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States globally are unilaterally adopting new criminal procedural laws granting law enforcement powers to obtain users’ data to prevent, detect, investigate and prosecute crimes regardless of the location of the data or the users’ place of resident. This data may, however, be held by foreign providers or hosted abroad.
The admissibility of digital evidence in criminal prosecutions has seen prosecutors use different digital techniques in the presentation of evidence to the courts, including audio enhancement, photograph enhancement, forensic video analysis and the digital enhancement of latent fingerprints.
With the location of data becoming increasingly irrelevant in determining whether and how law enforcement can obtain data, its thus important for law enforcement and other criminal justice partners to balance the recovery and admissibility of digital evidence with privacy and security concerns.
These discussions formed part of the 14th Internet Governance Forum (IGF) in Berlin, during a workshop on “Solutions for law enforcement to access data across borders”, with attendees bewildered by the lack of a universal definition for the term “criminal”, giving room to especially weak democracies, with no bare minimum of data protection legislation, to criminalise legitimate activities under the guise of obtaining users’ data for criminal investigations. This has further given rise to an increase in the adoption of substandard criminal laws by states, posing great risk to user’s data privacy.
But Brazilian prosecutor Fernanda Teixeira Souza Domingos’ concern aligned with data sovereignty, as she narrated how her government has made several attempts to obtain digital evidence within the jurisdiction of the United States of America, only to be blocked by the US CLOUD Act.
“Cross-border data requests take a long time and often data is never acquired because of sovereign interests, creating a barricade to key criminal investigations,” she decried. She called for broader bilateral solutions and harmonisation of e-evidence legislations, applauding the US-UK bilateral data sharing agreement under the CLOUD Act.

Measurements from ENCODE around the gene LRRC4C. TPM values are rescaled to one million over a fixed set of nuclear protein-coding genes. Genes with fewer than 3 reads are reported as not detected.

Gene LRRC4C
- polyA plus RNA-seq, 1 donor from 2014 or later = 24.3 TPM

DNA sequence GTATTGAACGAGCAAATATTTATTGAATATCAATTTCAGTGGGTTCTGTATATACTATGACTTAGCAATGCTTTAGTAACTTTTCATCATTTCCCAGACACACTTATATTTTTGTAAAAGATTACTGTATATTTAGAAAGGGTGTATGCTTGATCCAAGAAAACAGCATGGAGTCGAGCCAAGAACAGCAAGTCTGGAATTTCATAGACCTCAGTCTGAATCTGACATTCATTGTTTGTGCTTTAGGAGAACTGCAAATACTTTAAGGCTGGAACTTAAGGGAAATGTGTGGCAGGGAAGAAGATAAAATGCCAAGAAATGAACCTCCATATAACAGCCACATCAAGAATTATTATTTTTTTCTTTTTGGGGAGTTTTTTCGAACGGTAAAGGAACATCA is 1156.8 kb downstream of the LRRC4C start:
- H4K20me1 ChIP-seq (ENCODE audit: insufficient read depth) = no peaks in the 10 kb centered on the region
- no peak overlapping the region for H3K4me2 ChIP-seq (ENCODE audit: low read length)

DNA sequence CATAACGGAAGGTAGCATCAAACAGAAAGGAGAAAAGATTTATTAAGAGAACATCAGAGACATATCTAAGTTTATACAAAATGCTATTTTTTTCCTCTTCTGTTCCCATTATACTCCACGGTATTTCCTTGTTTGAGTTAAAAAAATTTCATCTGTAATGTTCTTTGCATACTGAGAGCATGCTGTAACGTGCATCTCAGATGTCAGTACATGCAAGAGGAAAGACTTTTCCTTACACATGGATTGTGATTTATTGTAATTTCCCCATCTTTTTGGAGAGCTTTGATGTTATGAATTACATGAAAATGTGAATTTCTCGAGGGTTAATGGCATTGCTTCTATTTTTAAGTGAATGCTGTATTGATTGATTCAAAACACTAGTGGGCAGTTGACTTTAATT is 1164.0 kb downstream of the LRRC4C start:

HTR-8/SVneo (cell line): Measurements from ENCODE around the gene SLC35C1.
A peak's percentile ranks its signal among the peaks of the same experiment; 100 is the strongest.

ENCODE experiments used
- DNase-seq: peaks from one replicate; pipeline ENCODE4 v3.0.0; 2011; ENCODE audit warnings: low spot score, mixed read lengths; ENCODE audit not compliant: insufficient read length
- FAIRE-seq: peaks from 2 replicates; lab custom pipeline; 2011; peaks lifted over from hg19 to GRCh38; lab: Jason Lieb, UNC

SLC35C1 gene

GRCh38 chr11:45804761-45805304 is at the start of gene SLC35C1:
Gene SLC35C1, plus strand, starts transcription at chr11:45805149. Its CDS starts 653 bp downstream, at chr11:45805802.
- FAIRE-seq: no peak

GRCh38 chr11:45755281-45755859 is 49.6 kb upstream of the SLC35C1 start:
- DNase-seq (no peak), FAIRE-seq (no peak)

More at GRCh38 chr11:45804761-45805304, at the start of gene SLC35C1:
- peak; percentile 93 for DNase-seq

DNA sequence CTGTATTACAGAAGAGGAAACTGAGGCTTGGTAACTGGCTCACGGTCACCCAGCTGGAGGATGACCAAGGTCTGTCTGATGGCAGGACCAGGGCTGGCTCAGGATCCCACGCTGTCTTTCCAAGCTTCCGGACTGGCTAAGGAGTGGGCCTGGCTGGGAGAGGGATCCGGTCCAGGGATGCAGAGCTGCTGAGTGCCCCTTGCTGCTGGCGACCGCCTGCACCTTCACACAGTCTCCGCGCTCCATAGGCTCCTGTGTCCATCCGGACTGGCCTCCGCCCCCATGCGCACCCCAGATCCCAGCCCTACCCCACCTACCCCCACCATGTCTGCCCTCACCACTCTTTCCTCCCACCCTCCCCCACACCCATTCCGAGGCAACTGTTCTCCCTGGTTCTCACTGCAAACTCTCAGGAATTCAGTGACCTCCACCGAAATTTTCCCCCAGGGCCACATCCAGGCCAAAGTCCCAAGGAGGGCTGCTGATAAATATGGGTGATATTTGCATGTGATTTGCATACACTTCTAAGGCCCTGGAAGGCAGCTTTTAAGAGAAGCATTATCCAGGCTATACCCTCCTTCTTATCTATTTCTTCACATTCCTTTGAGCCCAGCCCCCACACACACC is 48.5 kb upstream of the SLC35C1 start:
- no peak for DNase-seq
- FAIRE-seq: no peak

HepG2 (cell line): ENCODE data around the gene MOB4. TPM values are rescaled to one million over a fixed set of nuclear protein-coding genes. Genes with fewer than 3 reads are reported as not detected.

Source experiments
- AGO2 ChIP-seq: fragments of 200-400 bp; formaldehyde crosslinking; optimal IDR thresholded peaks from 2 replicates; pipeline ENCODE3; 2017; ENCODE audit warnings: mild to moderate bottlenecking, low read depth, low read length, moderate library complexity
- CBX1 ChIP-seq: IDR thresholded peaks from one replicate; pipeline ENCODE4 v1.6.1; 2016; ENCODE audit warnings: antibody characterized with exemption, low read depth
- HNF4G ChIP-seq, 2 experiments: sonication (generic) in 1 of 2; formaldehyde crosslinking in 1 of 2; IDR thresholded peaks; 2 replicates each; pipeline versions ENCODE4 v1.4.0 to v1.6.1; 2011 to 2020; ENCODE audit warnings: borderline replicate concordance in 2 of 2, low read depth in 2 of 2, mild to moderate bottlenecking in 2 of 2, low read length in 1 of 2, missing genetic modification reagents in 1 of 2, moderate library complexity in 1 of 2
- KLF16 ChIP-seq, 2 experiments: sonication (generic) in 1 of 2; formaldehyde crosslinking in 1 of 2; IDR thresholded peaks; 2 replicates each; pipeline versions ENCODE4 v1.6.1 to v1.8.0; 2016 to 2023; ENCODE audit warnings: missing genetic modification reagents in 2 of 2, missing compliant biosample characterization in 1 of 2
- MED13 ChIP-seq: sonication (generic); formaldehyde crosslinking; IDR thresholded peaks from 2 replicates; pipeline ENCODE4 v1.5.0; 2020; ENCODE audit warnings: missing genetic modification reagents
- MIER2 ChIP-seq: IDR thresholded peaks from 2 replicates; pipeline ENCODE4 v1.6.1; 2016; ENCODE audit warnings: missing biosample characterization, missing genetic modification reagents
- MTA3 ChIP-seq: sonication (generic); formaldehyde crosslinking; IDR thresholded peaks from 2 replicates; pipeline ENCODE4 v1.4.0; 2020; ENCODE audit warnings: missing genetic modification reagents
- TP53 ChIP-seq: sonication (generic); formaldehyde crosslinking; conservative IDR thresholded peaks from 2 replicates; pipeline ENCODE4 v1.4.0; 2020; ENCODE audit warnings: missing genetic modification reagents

The situation is not rosy for intermediaries, either. Google’s public policy and government relations manager Ludmila Georgieva lamented the overwhelming number of requests for users’ data that the company receives on a daily basis from both individuals and state authorities. However, these requests and the desired actions of the company are always in conflict with the law.
When national legislations are approved without a coordinated approach, they may create extraterritorial consequences for other countries, which have a duty to protect their citizens’ privacy. There are also consequences for the business community, who are the custodians of users’ data, since the extent of a company’s liability when it receives law enforcement requests is uncertain.
While several attempts to secure personal data across borders are taking shape in the global North, in the global South little is being done, be it at the national or regional levels. Some states do not even have in place national data protection laws meant to safeguard their citizens’ personal data. The power structure between global South citizens and service providers exacerbates the vulnerabilities of personal data.
Whatever the status quo, there is a need to balance the sovereign rights of states to investigate and their duty to protect the rights of users, including their privacy.